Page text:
So I watched the first season of the Netflix series Daredevil, starring Charlie Cox as Matt Murdock, the blind lawyer cum vigilante-superhero who, as the masked "devil of Hell's Kitchen," battles the forces of evil in NYC. Murdock's mirror image is Wilson Fisk (aka Kingpin), played by Vincent D'Onofrio, the source of much of Gotham's naughtiness.
I feel safe in saying that Daredevil will contribute to Netflix's reputation as a non-network go-to source for innovative entertainment. (Yes, Netflix, you can use that as a blurb.)
I'm not going to review all 13 episodes, plots, execution, etc., because I don't wanna and what's the point and spoiler alerts and do I have to do every damn thing around here.
What I do want to explore, briefly, because I'm in Starbucks and there are these middle-aged men who wander around every morning, venti mocha-chocha-latte-ya-ya in hand, showing complete strangers their new cellphones like they had just discovered radium, is how Murdock and Fisk are presented as antagonists but not necessarily antonyms, making this series fascinating in ways you would not necessarily expect from such material.
Daredevil begins in media res, with our hero, dressed in a black compression suit and what looks like a doo-rag pulled over the top half of his face, already on the move against Russian human traffickers. We are treated to plenty of backstory, however, and that's where the real fun begins.
Matt is the son of Battling Jack Murdock (John Patrick Hayden), a club fighter whose career is more or less controlled by Mob types (and you know how they get). Son Matt grows up quickly, stitching up dad's wounds and braving a motherless and lower-working-class existence in the aptly named Hell's Kitchen. One day Matt falls victim to a car accident that also involves the release of potent chemicals that not only blind him but also give him heightened sensitivities such that he can "see" in other ways, supernatural ways, befitting a budding Marvel superhero.
Matt soon finds himself not only in the dark but also utterly alone after his father refuses to take a dive in a big fight. Determined to let his son hear his father announced a "winner," Battling Jack defies his Mob bosses and knocks out his opponent, only to pay the ultimate price — but not without leaving his son a nicely padded bank account, which pays for a bed in a nicely decked-out Catholic boys' home. Matt's Catholic background will loom large in the proceedings, and in a most unexpected way.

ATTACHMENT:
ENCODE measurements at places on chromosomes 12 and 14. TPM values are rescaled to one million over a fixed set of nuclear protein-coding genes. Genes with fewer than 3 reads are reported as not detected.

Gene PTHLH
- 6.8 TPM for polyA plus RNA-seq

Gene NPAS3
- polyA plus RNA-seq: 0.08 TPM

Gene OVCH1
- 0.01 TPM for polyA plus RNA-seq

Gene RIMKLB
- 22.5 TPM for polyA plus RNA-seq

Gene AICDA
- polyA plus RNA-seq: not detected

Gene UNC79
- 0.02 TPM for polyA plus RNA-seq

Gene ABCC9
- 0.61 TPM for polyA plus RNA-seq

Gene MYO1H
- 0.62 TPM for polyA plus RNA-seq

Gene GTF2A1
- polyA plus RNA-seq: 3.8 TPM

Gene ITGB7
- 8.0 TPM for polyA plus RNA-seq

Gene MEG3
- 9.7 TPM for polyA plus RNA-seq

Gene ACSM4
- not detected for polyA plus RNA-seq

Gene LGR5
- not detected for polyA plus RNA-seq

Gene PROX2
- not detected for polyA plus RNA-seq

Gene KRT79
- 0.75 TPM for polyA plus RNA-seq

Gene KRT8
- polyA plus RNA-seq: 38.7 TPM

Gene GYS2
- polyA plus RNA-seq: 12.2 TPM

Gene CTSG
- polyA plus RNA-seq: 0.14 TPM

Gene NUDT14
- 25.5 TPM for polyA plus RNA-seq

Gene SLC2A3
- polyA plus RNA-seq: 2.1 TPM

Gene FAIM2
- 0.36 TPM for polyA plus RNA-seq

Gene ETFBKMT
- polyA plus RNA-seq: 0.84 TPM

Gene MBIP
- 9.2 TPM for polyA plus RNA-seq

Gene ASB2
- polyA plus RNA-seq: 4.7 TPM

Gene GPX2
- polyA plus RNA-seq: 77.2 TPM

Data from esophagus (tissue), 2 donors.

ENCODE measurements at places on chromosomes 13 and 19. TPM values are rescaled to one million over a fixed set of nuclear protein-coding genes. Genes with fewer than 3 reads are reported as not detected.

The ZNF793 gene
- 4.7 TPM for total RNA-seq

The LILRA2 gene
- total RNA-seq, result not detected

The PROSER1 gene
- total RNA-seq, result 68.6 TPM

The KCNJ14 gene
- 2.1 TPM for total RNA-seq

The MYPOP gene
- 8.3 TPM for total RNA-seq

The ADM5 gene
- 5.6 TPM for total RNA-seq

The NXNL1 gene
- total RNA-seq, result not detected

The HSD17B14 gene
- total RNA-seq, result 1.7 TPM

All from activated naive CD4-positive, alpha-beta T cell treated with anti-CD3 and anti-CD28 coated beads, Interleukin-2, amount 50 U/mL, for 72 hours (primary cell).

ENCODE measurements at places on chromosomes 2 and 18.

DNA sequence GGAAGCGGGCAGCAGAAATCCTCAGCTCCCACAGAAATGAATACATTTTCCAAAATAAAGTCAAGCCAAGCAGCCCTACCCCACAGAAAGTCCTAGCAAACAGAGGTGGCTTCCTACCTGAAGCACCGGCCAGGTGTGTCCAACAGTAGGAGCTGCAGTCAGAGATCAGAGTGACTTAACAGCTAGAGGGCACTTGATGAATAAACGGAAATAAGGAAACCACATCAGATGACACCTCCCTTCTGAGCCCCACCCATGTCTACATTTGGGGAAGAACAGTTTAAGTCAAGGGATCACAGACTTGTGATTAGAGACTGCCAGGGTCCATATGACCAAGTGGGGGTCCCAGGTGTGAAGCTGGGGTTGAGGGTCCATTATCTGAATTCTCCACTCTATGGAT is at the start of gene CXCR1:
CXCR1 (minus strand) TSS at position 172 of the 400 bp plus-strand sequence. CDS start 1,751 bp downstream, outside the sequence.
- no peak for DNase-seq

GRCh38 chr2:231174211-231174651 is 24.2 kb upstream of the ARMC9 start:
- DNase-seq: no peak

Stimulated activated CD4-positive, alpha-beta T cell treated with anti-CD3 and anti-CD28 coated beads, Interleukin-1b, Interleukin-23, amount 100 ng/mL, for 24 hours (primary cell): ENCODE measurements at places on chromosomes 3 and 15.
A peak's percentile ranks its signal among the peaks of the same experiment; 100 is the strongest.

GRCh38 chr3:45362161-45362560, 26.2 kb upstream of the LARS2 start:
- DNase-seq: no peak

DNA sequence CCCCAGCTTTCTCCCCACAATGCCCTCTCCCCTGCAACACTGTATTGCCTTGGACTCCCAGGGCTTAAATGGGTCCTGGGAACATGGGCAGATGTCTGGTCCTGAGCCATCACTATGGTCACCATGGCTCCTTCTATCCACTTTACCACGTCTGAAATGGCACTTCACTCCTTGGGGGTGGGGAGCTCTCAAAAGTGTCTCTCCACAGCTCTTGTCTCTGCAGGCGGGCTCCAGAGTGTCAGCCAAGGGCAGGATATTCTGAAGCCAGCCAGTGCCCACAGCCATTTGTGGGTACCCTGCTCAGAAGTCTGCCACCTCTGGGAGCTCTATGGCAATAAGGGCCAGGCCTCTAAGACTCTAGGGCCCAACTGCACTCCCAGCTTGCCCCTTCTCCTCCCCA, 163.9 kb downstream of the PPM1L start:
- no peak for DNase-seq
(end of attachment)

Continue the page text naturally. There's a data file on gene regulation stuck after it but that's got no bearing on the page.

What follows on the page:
Young Wilson Fisk has other issues. A chubby, nervous kid, he is the son of a brutal wanna-be councilman who believes political office is the key to manipulating interests for personal aggrandizement and ever-increasing power. When Wilson's old man loses the council election and becomes deeper in debt to Mob loanshark Rigoletto, he takes out his frustrations on wife and son, physically and verbally abusing them. Fisk père pays the ultimate price, too, but not at the hands of the Mob. Matt's and Wilson's fathers both may have found themselves squeezed under the calloused thumbs of gangsters, but for very different reasons. Both men may have wanted to redirect their fates, and those of their families, but with dissimilar intentions. And both Murdock and Fisk will carry the legacies of their fathers into their adult lives differently, too, with Murdock finding heroic internal resources when needed, and Fisk exploding in horrifying, murderous rages when he reaches the limits of his resources.
(Strangely, Domenick Lombardozzi, Hauk from The Wire, plays Fisk's brute of a father with a stereotypical Howard Beachey/Jersey Shore affect. Why someone named Fisk sounds like Hitman #3 from The Sopranos is never made clear. Perhaps to explain an Italian-American playing Kingpin? Just to telegraph his thugishness or similarity to the Rigolettos of the world?)
Both Murdock and Fisk fashion themselves saviors of sorts. Murdock, though a lawyer who likes to quote Thurgood Marshall, realizes there are limits to what the law can do in a city pretty much run by super-criminals from all corners of the globe, laws unto themselves. Hence Murdock's alter ego, the much misunderstood masked man who is often blamed for the very crimes he is battling (a not-uncommon irony for superheroes: think Spider-Man and J. Jonah Jameson's crusade to catch him, or the Green Hornet and Kato, or the Batman of The Dark Knight iteration). He is going to bring Fisk to justice one way or the other, within the law or without.
Fisk, too, wants to save the Hell's Kitchen he grew up in and repeatedly professes a deep love for. (Note that this section of Manhattan is never referred to by its modern moniker, Clinton. Today's "Hell's Kitchen" bears little resemblance to the version depicted in the original Daredevil comics, when it was a tenement-ridden haven for ne're-do-wells.)
Fisk's plan is typical of most pseudo-deities: he is going to save the Kitchen by "renovating it," which is to say, destroying it, knocking down building after building, regardless of the chaos it wreaks in the lives of long-term tenants who have no place else to go. (In fact, one key plot twist involves a sole holdout, an elderly Hispanic woman whom Matt's partners in law, Karen and Foggy, attempt to aid, with dire consequences.) Fisk positions himself as a master builder who is going to make the city safe by destroying the environment he believes caters to lowlives, even as he connives with drug and human traffickers to gain surreptitious control of the city's police, media, and local government. In this one respect Daredevil offers nothing distinguishable from every other Hollywood cartoon bad guy: the predatory developer/rapacious capitalist as enemy of the people, as if Mr. Potter's great-grandson had made it big in early 90s New York real estate.